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Two good! Twins give birth less than an hour apart

After a lifetime of uncanny similarities, twin sisters Alicia Teeples and Ari Ostler experienced their biggest coincidence of all last Friday, when they both had babies on the same day.
/ Source: TODAY contributor

It’s common for twins the world over to report shared traits and unusual coincidences well into their adult lives. But these twins? WHOA.

Meet Alicia Teeples and Ari Ostler, identical twin sisters who live just outside Salt Lake City. After a lifetime of uncanny similarities, the pair experienced their biggest coincidence of all last Friday, when they both had babies on the same day.

On Oct. 7, Ostler gave birth to a baby boy named Oliver at 4:15 p.m. A mere 43 minutes later, Teeples gave birth to a baby girl named Penelope.

“They have the same nose!” Teeples said of the baby cousins. “They both have lots and lots of hair ... and they’re both really mellow babies.”

The same-day births seemed almost inevitable for Ostler and Teeples, who are incredibly close and always have been.

“We’ve been best friends all our lives,” said Teeples, 27. “There are twins that hate dressing up like each other and want to be their own people. We wanted to be our own people, too, but we just always wanted to be together.”

During their school years, Teeples and Ostler took the same classes and had the same friends. As adults, they’ve worked together for the past eight years as medical assistants for the same doctor. They’re married to men who have been friends since junior high, and during their recent pregnancies, they endured the same complications and experienced the same symptoms.

The sisters joke that their babies could be twins — and not just because of their physical similarities. While pregnant with Oliver and Penelope, Ostler and Teeples consistently had morning sickness on the same days and learned at dual doctor’s appointments that they had the same due date.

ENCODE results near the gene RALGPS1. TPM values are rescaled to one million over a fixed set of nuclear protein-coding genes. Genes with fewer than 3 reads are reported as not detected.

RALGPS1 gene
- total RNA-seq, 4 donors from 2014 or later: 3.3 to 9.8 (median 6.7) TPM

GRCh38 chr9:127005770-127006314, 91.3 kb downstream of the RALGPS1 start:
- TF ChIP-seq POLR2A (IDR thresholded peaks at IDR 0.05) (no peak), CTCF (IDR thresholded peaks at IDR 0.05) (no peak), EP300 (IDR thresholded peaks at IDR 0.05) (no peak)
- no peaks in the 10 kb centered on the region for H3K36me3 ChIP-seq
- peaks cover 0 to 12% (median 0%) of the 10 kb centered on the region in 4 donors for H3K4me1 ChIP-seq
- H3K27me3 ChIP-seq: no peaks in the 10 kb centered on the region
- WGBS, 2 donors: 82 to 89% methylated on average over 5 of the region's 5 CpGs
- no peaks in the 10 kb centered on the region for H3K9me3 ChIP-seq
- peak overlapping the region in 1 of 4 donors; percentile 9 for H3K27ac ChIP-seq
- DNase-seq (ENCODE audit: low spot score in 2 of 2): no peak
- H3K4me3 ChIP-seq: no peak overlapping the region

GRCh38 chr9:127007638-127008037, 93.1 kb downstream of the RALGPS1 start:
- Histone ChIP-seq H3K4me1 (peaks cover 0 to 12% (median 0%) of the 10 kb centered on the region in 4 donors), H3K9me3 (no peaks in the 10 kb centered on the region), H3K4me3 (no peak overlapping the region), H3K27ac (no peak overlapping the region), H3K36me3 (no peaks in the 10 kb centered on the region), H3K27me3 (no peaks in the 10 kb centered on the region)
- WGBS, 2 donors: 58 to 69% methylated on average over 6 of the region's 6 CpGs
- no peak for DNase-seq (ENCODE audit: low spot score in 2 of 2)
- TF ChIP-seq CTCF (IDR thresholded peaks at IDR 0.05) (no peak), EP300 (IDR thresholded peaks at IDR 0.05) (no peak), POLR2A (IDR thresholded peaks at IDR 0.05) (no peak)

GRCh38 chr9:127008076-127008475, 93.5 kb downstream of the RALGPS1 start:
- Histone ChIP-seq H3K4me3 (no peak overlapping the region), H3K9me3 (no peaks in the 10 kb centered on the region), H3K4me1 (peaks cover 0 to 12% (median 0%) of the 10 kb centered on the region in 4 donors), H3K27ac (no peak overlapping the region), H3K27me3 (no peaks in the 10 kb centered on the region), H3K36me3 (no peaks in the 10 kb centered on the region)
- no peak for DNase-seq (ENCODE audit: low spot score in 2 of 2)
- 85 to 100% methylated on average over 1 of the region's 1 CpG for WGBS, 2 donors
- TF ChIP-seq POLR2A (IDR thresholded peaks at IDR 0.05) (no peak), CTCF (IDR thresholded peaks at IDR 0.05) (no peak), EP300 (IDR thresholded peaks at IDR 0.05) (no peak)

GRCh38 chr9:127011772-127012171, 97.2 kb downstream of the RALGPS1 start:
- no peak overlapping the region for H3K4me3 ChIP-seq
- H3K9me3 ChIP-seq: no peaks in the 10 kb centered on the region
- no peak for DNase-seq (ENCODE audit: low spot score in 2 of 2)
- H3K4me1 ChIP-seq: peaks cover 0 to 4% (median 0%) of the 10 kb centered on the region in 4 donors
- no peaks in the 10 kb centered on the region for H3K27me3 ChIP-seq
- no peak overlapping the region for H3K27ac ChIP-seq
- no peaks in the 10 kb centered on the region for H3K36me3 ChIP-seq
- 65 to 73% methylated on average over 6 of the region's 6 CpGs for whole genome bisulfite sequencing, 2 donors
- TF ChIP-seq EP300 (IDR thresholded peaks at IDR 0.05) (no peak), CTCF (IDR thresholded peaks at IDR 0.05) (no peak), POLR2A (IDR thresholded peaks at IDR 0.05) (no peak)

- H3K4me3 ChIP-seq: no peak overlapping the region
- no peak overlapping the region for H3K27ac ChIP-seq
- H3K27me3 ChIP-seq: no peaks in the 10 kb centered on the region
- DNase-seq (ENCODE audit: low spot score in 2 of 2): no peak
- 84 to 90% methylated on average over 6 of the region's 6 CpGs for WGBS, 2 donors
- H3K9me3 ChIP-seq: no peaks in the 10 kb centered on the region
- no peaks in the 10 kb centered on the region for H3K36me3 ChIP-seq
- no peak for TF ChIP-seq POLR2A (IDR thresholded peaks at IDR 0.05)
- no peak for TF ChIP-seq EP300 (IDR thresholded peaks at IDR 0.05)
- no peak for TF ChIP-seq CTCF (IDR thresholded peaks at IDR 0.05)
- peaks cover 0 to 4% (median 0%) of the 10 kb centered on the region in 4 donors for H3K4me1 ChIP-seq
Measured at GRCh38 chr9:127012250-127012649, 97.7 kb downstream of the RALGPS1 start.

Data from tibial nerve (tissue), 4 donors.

Both sisters’ bellies measured the same size throughout their pregnancies, and both had high levels of amniotic fluid. Their umbilical cords wrapped around their babies’ necks at just about the same time — and the babies wiggled out of the cords at just about the same time.

The twins both exceeded their due date to such a point that they were both advised to have their labors induced on the same day for medical reasons. Ostler opted to have an epidural in her delivery room, while Teeples stuck with natural childbirth. Despite the different approaches, their labor progressed at just about the same pace throughout the day, and the babies arrived at close to the same time.

These are not Teeples’ and Ostler’s first babies; Teeples has one older son, and Ostler has two older sons. The sisters are thrilled that their kids can all grow up together — and they anticipate that Oliver and Penelope might enjoy a closeness that’s similar to what they enjoy.

“You can’t keep us apart, that’s for sure,” Teeples said. “We always have that connection there. I love it, it’s so much fun.”

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